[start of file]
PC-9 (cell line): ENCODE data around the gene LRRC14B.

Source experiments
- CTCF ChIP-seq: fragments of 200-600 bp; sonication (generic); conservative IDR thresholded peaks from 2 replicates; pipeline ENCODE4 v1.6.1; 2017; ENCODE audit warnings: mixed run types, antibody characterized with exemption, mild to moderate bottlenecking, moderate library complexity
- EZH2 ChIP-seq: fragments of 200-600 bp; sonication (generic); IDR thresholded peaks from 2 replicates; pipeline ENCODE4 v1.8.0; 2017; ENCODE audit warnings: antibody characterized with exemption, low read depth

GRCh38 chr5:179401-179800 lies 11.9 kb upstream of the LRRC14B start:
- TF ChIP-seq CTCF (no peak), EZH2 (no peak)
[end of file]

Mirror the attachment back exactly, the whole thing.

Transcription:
PC-9 (cell line): ENCODE data around the gene LRRC14B.

Source experiments
- CTCF ChIP-seq: fragments of 200-600 bp; sonication (generic); conservative IDR thresholded peaks from 2 replicates; pipeline ENCODE4 v1.6.1; 2017; ENCODE audit warnings: mixed run types, antibody characterized with exemption, mild to moderate bottlenecking, moderate library complexity
- EZH2 ChIP-seq: fragments of 200-600 bp; sonication (generic); IDR thresholded peaks from 2 replicates; pipeline ENCODE4 v1.8.0; 2017; ENCODE audit warnings: antibody characterized with exemption, low read depth

GRCh38 chr5:179401-179800 lies 11.9 kb upstream of the LRRC14B start:
- TF ChIP-seq CTCF (no peak), EZH2 (no peak)